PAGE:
10. @Andre Kenji:

    As I said above to al-Ameda, this same provision has been in the platform of both parties for decades and yet official U.S. policy has ever changed, not even under the supposedly rabidly pro-Israel Bush 43 Administration.

    It’s a platform, it means nothing for policy, but it’s all about that pandering you referenced. Heck, all of politics is about pandering.,

  11. tps says:

    @Liberal Capitalist:

    DC can get proper representation quite easily: become part of Maryland like how the rest of the district is now part of Virginia. Problem solved.

  12. Rob in CT says:

    Effing pathetic. That is all.

  13. MarkedMan says:

    I hate this. Israel is our “best ally”? Why? What do we actually gain from our relationship with them? The fact that they are enemies of people who also cause us trouble? Once upon a time they at least had the moral upper hand but are quickly loosing that with a march toward apartheid. The Israeli’s have universal health care. They pay able bodied men so they don’t have to work and exempt them from their otherwise universal draft. And they do it with our money! We have “serious” pundits writing columns about how Obama should go to Israel to ‘appeal directly to the Israeli people for their support’. How about we take our very real multi-billion dollar support and bring it back home? And let the d**n Israelis worry about their own government leaders.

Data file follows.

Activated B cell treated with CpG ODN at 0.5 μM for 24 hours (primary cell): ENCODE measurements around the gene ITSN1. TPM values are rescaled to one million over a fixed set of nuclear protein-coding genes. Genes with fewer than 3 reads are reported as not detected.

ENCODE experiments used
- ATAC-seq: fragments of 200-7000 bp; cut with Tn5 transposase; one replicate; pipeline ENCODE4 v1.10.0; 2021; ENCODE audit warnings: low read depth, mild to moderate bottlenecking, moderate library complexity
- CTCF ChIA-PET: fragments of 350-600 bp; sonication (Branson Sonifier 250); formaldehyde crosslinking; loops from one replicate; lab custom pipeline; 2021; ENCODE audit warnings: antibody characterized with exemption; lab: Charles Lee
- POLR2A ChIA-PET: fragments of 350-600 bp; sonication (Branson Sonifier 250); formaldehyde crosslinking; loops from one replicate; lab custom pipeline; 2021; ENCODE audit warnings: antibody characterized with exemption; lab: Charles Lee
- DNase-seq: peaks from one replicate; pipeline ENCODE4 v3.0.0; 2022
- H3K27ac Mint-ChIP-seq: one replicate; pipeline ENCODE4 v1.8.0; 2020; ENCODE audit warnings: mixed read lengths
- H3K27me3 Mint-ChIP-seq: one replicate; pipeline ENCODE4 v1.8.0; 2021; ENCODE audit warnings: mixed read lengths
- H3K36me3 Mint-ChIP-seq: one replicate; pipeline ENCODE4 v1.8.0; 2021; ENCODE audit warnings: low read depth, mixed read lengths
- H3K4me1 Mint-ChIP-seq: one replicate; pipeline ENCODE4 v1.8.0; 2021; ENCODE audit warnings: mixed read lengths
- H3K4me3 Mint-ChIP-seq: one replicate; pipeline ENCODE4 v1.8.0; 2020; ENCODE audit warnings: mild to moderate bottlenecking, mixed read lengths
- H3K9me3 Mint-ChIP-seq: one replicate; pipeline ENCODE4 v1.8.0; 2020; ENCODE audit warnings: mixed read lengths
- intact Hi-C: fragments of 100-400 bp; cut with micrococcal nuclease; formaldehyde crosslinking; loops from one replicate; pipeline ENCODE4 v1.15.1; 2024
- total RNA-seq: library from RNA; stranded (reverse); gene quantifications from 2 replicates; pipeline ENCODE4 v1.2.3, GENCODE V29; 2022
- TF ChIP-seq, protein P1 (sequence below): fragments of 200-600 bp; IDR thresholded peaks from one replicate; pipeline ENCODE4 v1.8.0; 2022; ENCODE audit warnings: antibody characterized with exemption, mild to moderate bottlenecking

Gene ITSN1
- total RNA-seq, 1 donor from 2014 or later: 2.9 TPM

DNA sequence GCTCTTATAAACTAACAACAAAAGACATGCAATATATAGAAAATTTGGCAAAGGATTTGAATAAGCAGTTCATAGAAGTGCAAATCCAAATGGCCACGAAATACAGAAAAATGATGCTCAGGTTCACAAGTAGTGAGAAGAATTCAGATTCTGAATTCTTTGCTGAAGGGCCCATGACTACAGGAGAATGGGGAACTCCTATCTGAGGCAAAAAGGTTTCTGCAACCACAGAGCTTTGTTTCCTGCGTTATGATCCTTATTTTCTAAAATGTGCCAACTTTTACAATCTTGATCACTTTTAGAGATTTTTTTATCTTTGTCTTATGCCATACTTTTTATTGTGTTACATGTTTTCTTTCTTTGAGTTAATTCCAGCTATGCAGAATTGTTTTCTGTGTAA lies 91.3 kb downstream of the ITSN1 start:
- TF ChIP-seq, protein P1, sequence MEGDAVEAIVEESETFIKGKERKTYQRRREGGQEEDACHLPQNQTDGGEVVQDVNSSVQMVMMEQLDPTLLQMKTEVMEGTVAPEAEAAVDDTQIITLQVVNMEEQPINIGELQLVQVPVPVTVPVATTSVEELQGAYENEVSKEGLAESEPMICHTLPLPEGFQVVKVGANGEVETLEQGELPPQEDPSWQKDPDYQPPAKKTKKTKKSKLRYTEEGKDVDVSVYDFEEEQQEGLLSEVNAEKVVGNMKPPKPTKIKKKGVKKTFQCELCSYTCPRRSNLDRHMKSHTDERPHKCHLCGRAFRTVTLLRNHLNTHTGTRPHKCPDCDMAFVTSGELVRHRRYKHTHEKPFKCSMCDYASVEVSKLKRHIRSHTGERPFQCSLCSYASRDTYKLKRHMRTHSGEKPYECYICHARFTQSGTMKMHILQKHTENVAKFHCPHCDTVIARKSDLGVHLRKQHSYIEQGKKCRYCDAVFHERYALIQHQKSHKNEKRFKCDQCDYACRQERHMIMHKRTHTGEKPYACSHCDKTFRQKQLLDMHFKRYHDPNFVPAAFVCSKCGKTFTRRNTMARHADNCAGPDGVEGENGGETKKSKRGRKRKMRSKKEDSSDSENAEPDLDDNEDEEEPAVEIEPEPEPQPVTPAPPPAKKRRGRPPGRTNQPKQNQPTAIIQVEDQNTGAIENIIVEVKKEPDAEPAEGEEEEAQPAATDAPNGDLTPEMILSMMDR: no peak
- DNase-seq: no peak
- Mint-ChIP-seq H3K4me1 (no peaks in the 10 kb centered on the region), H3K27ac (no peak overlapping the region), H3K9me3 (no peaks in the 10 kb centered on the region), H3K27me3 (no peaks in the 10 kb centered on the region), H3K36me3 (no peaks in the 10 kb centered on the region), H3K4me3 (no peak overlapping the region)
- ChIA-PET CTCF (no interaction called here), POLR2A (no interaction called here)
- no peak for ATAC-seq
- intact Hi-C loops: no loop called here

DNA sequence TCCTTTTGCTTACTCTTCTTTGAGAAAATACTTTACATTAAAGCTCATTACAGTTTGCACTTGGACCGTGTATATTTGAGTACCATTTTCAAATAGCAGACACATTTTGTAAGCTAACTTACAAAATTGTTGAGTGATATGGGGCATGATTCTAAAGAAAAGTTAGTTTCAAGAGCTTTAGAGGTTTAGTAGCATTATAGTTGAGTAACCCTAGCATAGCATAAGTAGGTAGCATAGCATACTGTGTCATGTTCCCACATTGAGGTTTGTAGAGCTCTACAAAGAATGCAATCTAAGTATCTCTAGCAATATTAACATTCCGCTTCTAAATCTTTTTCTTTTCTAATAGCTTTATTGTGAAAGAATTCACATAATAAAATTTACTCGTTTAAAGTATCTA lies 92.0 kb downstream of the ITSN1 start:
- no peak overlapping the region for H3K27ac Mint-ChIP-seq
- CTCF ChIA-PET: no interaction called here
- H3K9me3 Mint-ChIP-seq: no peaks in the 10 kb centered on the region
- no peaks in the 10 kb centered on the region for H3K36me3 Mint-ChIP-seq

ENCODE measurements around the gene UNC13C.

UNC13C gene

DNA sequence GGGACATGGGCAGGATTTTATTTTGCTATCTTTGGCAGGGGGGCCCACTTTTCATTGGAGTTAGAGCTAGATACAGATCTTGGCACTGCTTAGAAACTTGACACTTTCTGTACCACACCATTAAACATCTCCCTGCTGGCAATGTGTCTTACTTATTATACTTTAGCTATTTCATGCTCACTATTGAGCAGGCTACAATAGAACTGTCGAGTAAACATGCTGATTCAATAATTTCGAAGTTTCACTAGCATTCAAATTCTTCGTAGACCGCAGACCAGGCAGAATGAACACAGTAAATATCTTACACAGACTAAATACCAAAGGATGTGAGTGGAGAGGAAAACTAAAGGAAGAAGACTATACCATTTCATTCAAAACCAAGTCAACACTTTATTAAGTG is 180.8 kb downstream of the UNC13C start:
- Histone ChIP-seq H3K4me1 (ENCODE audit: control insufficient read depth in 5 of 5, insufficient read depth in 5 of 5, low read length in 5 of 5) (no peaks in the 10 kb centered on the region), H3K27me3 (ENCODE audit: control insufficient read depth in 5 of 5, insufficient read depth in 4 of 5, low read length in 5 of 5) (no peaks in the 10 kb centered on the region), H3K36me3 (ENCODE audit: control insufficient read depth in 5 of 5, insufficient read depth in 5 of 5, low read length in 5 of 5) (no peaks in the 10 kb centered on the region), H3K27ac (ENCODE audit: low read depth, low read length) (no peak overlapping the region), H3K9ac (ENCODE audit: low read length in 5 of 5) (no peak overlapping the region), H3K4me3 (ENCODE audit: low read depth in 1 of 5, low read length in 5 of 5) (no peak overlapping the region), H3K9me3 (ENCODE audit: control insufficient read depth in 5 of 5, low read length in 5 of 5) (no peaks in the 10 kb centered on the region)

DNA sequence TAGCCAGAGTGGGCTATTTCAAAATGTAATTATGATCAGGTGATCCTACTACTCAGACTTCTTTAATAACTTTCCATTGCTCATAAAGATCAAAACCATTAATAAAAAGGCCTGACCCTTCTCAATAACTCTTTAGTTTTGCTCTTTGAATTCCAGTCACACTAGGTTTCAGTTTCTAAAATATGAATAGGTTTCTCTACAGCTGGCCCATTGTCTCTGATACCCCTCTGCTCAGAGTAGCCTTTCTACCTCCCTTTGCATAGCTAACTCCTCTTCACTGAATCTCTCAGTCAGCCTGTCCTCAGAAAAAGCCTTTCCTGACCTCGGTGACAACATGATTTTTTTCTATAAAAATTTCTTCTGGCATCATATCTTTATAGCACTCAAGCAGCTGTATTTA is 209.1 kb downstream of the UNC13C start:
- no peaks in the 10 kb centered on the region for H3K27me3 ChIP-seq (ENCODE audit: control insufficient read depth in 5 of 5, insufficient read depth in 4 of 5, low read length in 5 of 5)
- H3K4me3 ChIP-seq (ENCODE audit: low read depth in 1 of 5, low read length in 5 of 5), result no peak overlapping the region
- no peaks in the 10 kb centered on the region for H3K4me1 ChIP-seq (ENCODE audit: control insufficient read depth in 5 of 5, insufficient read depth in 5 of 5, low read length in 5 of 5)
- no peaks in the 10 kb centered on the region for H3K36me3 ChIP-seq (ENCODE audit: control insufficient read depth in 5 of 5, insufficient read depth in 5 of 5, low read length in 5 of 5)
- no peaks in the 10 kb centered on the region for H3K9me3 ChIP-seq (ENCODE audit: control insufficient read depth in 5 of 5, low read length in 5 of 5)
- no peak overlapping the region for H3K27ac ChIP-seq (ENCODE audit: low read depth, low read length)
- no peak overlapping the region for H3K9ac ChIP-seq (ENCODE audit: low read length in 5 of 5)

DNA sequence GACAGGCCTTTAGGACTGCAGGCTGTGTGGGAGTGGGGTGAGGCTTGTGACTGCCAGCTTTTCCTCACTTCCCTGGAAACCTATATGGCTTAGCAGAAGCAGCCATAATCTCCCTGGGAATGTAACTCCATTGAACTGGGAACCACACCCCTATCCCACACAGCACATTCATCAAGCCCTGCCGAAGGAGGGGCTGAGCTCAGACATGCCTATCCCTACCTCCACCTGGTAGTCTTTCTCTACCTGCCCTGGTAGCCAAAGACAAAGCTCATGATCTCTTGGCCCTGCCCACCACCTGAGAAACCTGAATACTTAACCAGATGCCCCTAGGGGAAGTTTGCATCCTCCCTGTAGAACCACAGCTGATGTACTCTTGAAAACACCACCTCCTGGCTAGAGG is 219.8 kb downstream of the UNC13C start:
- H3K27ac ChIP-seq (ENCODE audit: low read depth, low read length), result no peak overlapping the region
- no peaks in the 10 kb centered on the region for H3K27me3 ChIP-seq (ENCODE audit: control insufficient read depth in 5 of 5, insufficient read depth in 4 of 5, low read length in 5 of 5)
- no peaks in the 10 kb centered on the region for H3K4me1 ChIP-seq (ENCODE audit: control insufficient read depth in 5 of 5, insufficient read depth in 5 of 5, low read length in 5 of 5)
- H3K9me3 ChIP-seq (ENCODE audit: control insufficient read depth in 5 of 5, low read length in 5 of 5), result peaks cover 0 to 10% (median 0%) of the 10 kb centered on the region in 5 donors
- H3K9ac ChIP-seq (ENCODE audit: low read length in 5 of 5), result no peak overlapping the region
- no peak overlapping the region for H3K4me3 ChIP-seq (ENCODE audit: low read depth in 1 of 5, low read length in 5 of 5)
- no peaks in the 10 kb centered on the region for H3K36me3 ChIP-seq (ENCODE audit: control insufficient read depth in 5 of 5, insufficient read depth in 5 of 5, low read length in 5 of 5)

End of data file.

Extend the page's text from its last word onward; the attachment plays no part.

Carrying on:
14. Rob in CT says:

    Funny how technically Israel isn’t actually an ally at all. To the best of my knowledge, we are not obligated by treaty to defend Israel.

    What they are is a client state. One that doesn’t act like a client state, because they’ve been very successful in leveraging support of Jewish Americans into near-lockstep support in Congress. Pretty brilliant, really. But irritating.

  15. Rob in CT says:

    @Rob in CT:

    I shouldn’t say support of Jewish Americans as if that’s the only base of support. It’s not. It may have started there, but obviously support for Israel (if not necessarily support for Israeli policies) is far broader. It includes me, even though I’m critical of Israeli government policy.